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Modernization or cultural imperialism: A critical reading of Taiwan’s national scholarship program for overseas study

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Title: Modernization or cultural imperialism: A critical reading of Taiwan’s national scholarship program for overseas study
Author(s): Chen, Yun-Shiuan
Director of Research: McCarthy, Cameron
Doctoral Committee Chair(s): McCarthy, Cameron
Doctoral Committee Member(s): Peters, Michael A.; Greene, Jennifer C.; Pillow, Wanda S.
Department / Program: Educ Policy, Orgzn & Leadrshp
Discipline: Educational Policy Studies
Degree Granting Institution: University of Illinois at Urbana-Champaign
Degree: Ph.D.
Genre: Dissertation
Subject(s): Taiwan Educational Policy Post-colonial
Abstract: This research critically analyzes Taiwan’s long-standing National Scholarship Program for Overseas Study. It focuses on the program’s development between 1955 and 2000. The National Scholarship Program can be seen as Taiwan’s governmental pursuit of strategic modernization for national and social development. Strategic modernization does not necessarily imply a linear, progressive and teleological modernity; but should be viewed as an adjustable, flexible, and sustainable modernization that constantly transforms and assists a nation, like Taiwan, to adapt itself within its constrained and changing post-colonial condition. This view of strategic modernization is based upon an interrogation of the discourses surrounding the scholarship program, while using post-colonial theories as a referential framework. Furthermore this research included an ethnographic analysis of discourse to investigate the program from two perspectives: one was the researcher’s critical discourse analysis of historical texts and the other derives from the narratives provided by program stakeholders including scholarship fellows, a policy maker and a program conductor. The juxtaposition of these two discursive perspectives revealed different facets of the program. In terms of policy discourse, the discursive shifts of the program demonstrated productivity and transformability in their emergence, continued development and integration of various broader political, economic and cultural structures. Ethnographic interviews, in spite of the fact that the emergent themes of the interviewees were not directly associated with the grand policy discourse of modernization for national and social development, revealed a shared sense of honor derived from their being national scholarship fellows; and seemed to drive their contributions to the various national agendas over different eras. Additionally, their different experiences of studying abroad in respective eras revealed the zeitgeists of their eras in varying ways. The discourse shifts of making contributions to Taiwan – serves as an example of nationalisms. Fellows in the 1960s and 1970s were required to return to Taiwan and oftentimes were appointed as high-ranking governmental officials on national projects of an anti-communist nature, because of their advanced education and hybrid cultural experiences. Meanwhile, because of the changing discourse of nationalism, fellows and program conductors in the 1990s were convinced that staying overseas could also make significant contribution to Taiwan’s development because fellows’ professional development and their connections within “advanced” countries can be seen as an invisible extensive power of Taiwan. In brief, when the program resumed in Taiwan, the discursive shifts can be understood as having four stages: Inception, Emerging, Expansion, and Transformation. Under the overarching grand discourse of modernization for national and social development, there were individual shifting discourses within the four stages of program development. On one hand, various structural conditions and contingent incidents, such as the Cold War and its ramifications, produced discourses that drove and perpetuated the program. On the other hand, scholarship became a means for Taiwan to adopt herself to her continuously changing world condition – a post-colonial condition which produced a complex, ever-changing set of interrelationships between Taiwan, China, and the United States.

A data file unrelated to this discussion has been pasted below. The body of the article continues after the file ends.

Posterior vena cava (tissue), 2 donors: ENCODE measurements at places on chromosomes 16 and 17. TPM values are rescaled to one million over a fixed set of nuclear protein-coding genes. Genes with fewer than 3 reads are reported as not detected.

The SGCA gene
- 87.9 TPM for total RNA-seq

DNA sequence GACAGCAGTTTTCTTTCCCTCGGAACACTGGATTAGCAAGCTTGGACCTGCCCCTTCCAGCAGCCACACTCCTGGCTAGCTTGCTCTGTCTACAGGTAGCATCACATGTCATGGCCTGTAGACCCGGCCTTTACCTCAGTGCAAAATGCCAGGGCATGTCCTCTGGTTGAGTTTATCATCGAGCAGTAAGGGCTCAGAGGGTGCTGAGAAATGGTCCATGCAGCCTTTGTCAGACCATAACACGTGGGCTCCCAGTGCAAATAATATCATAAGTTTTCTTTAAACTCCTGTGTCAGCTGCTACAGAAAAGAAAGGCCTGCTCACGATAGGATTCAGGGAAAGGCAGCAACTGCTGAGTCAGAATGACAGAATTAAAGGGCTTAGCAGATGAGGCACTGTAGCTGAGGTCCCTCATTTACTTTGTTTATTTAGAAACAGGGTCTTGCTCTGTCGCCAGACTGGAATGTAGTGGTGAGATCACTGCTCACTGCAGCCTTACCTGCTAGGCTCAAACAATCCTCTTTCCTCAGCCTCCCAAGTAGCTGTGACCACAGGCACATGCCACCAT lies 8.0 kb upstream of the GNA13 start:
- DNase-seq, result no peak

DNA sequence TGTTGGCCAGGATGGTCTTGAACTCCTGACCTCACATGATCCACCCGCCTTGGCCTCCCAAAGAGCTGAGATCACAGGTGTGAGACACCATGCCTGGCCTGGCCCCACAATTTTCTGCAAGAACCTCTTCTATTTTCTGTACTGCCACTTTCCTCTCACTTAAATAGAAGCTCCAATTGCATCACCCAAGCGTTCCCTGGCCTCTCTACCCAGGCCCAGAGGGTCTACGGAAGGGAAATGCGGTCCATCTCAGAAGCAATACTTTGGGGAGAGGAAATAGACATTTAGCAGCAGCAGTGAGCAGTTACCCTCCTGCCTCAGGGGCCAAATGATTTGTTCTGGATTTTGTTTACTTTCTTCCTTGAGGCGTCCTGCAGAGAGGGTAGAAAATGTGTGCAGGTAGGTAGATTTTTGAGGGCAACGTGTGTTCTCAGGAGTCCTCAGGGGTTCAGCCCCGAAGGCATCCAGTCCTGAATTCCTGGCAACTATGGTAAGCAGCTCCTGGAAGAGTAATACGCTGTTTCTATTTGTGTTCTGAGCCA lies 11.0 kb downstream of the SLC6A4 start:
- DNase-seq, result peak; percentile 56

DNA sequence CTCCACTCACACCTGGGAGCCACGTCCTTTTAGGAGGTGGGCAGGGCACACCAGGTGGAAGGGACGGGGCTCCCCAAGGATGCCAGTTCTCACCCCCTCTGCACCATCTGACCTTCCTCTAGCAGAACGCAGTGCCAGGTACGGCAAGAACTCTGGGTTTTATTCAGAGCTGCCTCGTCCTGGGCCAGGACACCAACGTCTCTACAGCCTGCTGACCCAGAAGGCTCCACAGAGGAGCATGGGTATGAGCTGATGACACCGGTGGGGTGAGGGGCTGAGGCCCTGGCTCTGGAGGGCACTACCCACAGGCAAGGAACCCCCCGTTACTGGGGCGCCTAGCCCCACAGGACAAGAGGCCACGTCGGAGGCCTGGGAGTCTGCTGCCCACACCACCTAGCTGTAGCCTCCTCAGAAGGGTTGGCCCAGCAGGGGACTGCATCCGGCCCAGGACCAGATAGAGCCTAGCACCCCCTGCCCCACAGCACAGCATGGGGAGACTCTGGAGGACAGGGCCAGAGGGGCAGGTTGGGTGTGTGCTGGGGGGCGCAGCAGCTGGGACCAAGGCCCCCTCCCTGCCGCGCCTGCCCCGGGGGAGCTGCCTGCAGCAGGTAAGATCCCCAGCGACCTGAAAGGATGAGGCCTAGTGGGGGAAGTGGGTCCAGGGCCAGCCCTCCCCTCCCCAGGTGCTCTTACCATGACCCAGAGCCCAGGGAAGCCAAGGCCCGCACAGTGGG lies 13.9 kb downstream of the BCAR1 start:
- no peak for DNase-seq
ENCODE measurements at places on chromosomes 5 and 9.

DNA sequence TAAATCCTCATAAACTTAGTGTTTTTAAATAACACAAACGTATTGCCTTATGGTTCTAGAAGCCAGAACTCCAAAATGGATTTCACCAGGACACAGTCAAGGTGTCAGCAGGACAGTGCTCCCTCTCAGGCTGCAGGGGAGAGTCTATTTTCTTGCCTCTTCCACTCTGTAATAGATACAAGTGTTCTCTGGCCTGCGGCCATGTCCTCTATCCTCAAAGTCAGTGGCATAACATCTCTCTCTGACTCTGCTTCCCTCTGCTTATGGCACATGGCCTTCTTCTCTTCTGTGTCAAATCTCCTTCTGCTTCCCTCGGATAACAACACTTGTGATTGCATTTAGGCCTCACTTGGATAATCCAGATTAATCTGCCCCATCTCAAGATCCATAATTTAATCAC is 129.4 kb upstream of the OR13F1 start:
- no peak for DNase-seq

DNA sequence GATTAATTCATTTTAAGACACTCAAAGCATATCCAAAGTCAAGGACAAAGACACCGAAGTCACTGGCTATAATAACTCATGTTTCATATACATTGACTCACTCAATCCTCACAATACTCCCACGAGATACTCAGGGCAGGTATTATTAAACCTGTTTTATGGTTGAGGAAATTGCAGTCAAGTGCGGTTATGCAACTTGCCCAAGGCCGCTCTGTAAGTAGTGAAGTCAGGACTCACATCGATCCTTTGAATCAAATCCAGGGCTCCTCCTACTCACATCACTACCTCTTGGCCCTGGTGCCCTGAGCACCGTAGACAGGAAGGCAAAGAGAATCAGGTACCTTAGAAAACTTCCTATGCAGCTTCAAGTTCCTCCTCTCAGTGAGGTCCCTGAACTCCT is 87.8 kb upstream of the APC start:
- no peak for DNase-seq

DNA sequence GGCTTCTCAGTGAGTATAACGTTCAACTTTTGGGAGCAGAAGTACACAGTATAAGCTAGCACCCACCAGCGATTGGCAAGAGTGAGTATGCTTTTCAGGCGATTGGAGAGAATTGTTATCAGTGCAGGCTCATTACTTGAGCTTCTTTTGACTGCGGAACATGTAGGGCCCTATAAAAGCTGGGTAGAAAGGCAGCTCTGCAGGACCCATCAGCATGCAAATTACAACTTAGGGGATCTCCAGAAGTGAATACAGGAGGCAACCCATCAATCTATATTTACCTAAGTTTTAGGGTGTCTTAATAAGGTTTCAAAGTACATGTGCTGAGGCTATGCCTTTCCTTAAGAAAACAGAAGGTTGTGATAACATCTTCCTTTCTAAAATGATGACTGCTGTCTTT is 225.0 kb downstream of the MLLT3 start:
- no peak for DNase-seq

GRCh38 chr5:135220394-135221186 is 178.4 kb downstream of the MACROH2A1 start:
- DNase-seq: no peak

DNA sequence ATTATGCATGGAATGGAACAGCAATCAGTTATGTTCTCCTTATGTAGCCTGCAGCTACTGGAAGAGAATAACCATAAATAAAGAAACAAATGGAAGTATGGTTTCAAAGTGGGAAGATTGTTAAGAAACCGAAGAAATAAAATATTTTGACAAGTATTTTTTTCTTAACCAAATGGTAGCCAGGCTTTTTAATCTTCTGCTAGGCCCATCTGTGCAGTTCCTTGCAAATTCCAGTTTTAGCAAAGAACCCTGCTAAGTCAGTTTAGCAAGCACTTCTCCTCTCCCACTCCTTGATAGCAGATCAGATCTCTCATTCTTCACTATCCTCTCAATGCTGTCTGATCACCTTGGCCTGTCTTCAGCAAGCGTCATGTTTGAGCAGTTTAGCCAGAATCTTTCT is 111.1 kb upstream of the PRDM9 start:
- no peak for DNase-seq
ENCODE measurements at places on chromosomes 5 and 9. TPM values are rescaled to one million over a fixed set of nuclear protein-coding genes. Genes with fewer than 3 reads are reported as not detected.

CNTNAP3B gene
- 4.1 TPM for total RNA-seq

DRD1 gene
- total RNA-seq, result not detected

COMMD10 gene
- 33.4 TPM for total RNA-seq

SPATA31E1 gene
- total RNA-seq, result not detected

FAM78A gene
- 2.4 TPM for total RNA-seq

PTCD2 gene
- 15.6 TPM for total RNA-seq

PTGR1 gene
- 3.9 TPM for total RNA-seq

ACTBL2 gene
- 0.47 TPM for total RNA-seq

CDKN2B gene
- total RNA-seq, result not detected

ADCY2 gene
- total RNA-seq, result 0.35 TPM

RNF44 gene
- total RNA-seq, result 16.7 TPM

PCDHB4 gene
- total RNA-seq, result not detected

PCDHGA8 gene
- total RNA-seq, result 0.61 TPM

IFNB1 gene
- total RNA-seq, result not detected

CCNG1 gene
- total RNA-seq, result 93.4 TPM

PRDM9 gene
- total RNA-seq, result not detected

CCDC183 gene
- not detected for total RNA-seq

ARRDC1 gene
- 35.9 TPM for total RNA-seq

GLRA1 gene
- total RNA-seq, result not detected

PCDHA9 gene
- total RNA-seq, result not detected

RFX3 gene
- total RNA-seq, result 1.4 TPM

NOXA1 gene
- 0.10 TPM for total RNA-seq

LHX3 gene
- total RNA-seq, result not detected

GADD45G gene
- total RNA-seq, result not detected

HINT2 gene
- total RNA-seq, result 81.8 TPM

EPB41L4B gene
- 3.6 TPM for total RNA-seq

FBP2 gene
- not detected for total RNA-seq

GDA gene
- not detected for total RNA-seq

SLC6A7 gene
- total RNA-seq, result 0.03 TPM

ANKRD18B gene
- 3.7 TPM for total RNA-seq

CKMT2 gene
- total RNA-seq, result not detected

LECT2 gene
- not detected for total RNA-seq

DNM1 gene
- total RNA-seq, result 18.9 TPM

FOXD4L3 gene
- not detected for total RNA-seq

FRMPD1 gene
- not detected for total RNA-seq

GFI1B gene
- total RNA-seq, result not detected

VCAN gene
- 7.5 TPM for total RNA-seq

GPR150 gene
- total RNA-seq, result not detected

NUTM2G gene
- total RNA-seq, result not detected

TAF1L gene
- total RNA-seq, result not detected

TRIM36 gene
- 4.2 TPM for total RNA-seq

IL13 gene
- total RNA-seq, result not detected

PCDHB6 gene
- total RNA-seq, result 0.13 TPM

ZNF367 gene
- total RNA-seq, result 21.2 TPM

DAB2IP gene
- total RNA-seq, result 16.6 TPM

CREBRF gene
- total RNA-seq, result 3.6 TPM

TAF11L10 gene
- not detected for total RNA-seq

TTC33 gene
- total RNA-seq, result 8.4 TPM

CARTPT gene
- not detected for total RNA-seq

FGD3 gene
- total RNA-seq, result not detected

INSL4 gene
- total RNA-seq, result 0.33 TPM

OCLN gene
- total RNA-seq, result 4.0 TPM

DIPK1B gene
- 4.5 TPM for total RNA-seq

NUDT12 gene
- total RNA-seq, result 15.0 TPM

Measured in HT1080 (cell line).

Issue Date: 2011-05-25
URI: http://hdl.handle.net/2142/24388
Rights Information: Copyright 2011 Yun-shiuan Chen
Date Available in IDEALS: 2011-05-25
2013-05-26
Date Deposited: 2011-05
 

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